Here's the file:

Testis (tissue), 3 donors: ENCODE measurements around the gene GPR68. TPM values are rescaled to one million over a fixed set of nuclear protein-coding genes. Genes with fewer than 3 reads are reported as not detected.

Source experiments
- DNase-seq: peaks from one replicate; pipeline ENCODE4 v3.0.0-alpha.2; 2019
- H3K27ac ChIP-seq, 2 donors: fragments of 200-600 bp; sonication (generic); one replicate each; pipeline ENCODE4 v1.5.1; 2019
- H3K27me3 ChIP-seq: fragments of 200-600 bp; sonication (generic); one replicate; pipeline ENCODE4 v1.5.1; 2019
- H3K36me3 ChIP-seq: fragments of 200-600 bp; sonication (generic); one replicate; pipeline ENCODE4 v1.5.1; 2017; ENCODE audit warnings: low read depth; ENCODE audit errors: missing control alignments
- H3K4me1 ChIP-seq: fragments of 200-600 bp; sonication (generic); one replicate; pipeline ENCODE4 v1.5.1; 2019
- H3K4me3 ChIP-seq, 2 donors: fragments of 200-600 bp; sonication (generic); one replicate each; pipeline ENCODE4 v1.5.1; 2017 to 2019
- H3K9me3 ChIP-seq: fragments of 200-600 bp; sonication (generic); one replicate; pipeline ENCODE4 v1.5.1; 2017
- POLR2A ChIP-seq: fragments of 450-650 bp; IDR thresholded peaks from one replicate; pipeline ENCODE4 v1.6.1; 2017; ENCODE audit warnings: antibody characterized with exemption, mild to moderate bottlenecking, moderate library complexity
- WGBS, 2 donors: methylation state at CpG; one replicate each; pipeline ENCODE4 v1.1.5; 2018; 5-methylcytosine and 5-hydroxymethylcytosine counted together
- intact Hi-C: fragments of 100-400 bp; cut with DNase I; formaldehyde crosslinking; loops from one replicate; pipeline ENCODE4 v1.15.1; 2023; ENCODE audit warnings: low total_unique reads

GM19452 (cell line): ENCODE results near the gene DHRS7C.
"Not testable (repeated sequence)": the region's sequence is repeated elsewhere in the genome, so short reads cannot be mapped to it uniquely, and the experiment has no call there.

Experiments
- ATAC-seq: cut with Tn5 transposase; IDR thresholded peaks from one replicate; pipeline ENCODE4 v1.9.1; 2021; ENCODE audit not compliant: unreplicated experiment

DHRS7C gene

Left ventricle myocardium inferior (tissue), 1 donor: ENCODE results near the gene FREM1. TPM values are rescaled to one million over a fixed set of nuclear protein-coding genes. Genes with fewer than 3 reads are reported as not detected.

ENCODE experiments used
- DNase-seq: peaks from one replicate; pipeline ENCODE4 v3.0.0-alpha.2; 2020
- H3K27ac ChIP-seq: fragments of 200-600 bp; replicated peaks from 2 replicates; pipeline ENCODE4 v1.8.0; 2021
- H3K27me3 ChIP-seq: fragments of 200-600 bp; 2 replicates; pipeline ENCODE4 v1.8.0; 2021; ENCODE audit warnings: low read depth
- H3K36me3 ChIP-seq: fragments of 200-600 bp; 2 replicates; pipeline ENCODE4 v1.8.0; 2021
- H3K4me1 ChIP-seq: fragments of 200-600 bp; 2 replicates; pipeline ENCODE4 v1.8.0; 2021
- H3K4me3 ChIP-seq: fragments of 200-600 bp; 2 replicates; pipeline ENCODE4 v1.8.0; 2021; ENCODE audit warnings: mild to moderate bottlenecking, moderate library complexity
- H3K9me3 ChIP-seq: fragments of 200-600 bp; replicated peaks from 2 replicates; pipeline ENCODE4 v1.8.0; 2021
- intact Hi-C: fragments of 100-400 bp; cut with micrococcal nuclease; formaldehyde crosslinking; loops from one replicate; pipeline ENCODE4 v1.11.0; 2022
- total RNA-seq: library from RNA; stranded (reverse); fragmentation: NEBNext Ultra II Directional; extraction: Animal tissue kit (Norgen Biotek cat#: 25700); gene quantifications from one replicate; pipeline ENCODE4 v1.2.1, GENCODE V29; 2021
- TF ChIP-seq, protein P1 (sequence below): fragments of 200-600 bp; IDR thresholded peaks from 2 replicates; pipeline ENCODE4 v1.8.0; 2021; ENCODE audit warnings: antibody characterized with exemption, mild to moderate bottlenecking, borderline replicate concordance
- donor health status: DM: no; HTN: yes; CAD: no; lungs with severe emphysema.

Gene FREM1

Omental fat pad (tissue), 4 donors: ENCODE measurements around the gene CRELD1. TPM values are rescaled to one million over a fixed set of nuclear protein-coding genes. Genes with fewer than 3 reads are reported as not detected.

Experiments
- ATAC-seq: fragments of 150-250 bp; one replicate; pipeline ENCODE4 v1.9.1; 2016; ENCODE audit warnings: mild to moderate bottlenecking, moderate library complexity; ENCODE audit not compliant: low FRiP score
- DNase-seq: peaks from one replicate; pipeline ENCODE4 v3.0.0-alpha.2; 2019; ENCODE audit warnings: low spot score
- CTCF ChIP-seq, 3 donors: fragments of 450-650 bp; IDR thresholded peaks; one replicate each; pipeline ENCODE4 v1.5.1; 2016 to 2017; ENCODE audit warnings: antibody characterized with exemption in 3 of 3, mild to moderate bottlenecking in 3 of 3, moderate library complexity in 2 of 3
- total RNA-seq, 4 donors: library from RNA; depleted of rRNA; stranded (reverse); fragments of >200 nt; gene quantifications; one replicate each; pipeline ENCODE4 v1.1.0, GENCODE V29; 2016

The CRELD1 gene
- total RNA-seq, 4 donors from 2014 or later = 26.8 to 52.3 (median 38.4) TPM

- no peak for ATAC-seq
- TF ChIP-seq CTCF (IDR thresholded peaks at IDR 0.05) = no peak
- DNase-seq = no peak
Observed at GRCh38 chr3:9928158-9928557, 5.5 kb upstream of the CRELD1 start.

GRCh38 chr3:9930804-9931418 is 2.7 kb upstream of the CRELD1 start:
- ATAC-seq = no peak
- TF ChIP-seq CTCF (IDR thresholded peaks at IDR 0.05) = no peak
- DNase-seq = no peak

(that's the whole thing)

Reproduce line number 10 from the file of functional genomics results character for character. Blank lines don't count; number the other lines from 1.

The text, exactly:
- POLR2A ChIP-seq: fragments of 450-650 bp; IDR thresholded peaks from one replicate; pipeline ENCODE4 v1.6.1; 2017; ENCODE audit warnings: antibody characterized with exemption, mild to moderate bottlenecking, moderate library complexity